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Don’t Get Hacked 

A Comprehensive Guide to Cybersecurity Awareness 

At home, outdoors, or at the office, we are constantly under threat of cyber-attacks. Security awareness is essential to avoid the loss of valuable data and damage or destruction of devices.  

Undoubtedly, the Internet makes our lives easier but threats of spam, identity theft, invasion of privacy, and cyber espionage are also rampant online.  

Our phones, laptops, organizational networks, and online profiles are all susceptible to such threats.  

Minimizing these risks requires a comprehensive understanding of the threats around you and how you can avoid them.

Most Common Cyber Threats: 

Viruses 

A virus is a type of malware that attaches itself to a legitimate program or file, and then replicates itself when that program or file is executed.  

Viruses can cause a wide range of problems, including system crashes and data loss. They can also be used to spread other types of malwares, like spyware or ransomware.  

They can also cause problems like slow performance, increased network traffic, and unauthorized access to sensitive information.

Phishing 

Phishing is a type of social engineering attack often used to steal user data, including login credentials and credit card numbers.  

It occurs when an attacker, masquerading as a trusted source, gets a victim into opening an email, instant message, or attachments.  

They use social engineering to trick their target into falling for the scam by offering incentives like limited time offers, a business opportunity, and so on, creating a sense of urgency.  

The most common form of phishing is via emails that attempt to trick recipients into revealing sensitive information, clicking a malicious link, or downloading a virus-laden attachment.  

Other forms of phishing could also be an imitation website that collects your personal information or a bogus phone call attempting to steal your network credentials.  

Ransomware 

Ransomware is a security threat that encrypts files in a user’s computer and then asks for a ransom to unencrypt them.  

This attack is typically paired with phishing emails, that usually ask users to click on links or attachments that are designed to download a type of malicious software on a user’s computer, which can then lock up their files and display a message demanding payment for release.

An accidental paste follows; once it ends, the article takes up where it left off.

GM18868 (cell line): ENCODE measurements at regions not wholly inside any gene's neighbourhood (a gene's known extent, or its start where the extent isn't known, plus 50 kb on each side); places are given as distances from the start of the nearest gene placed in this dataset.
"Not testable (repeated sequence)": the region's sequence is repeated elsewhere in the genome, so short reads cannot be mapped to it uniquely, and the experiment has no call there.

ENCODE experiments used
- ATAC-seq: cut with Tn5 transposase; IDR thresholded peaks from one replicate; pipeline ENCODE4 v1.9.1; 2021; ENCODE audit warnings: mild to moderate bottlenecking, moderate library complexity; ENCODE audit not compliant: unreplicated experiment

Ransomware has been around since 1989, but it wasn’t until 2009 when bitcoin entered the scene and gave hackers an anonymous way to collect money that it gained popularity.  

Public Wi-Fi Interception 

With coffee shops, hotels, shopping malls, airports, and many other locations offering their customers free access to public Wi-Fi, it’s a convenient way to check your emails, catch up on social networking or surf the web when you’re out and about.  

However, cybercriminals will often spy on public Wi-Fi networks and intercept data that is transferred across the link.  

In this way, the criminal can access users’ banking credentials, account passwords and other valuable information. 

Risks of Removable Media 

Removable media like USB flash drives are useful in accessing personal or business data on the go. 

However, the more their usage the more risks are associated with them.  

Hackers can search for possible ways to install malware that are more difficult to detect.  

Using these devices will increase the risk of data loss, and data exposure, and there is an increased chance of network-based attacks. 

Each time that a removable media device is used, there is a possibility that a computer may become infected.  

Removable media can be easily lost, resulting in the compromise of sensitive information stored in it.  

Autorun can also be problematic when hackers abuse this feature by setting malicious programs to run automatically on removable media.  

Physical Threats 

Sometimes, in our quest to lock down our networks and avoid malware and viruses, it’s easy to forget about the physical world around us that can pose security threats.  

Physical security flaws can put your personal information and the organizations’ sensitive data at risk just as much as a cyber-attack. 

It is common to assume that a data breach only comes from something like malware, ransomware, or phishing email.  

However, to a hacker, it really doesn’t matter how they get your info.  For that reason, we should be aware of potential security risks in physical aspects such as tailgating and shoulder surfing.  

Ways to Avoid Them: 

Safe Web Browsing 

Here are a few simple tips to help you stay safe while browsing the web: